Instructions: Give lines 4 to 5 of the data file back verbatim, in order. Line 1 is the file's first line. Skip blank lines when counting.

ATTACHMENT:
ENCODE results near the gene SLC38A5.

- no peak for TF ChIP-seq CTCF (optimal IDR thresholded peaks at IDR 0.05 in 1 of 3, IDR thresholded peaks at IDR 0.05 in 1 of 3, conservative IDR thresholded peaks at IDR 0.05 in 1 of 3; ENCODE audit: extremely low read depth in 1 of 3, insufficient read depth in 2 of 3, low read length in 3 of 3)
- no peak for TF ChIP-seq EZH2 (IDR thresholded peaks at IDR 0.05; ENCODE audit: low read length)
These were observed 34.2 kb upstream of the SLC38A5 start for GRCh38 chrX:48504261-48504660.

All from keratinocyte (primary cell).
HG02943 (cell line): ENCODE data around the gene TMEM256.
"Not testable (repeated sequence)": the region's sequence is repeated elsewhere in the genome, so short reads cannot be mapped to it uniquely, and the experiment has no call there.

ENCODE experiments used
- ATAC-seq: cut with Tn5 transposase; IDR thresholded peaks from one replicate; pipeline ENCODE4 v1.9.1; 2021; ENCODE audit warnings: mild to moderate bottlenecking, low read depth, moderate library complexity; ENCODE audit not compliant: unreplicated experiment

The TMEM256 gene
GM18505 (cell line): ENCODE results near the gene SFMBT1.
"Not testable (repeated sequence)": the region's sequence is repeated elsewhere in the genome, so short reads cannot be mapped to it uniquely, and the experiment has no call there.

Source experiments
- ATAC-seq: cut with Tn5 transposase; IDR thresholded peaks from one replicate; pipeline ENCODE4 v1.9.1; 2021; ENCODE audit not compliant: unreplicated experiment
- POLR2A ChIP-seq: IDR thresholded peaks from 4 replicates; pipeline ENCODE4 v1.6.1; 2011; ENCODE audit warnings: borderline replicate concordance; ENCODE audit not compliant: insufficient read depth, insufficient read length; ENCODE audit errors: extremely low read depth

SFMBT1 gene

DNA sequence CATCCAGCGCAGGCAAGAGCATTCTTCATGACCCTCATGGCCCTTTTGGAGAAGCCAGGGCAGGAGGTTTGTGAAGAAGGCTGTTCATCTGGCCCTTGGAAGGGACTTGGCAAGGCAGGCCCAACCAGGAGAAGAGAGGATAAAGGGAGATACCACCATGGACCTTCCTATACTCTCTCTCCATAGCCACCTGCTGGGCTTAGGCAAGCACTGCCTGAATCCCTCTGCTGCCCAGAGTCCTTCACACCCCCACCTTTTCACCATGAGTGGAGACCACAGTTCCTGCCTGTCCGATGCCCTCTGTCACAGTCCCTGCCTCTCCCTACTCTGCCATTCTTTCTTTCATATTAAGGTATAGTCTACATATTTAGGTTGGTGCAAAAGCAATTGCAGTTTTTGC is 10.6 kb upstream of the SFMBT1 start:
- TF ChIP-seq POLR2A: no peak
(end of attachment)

These were observed 34.2 kb upstream of the SLC38A5 start for GRCh38 chrX:48504261-48504660.

All from keratinocyte (primary cell).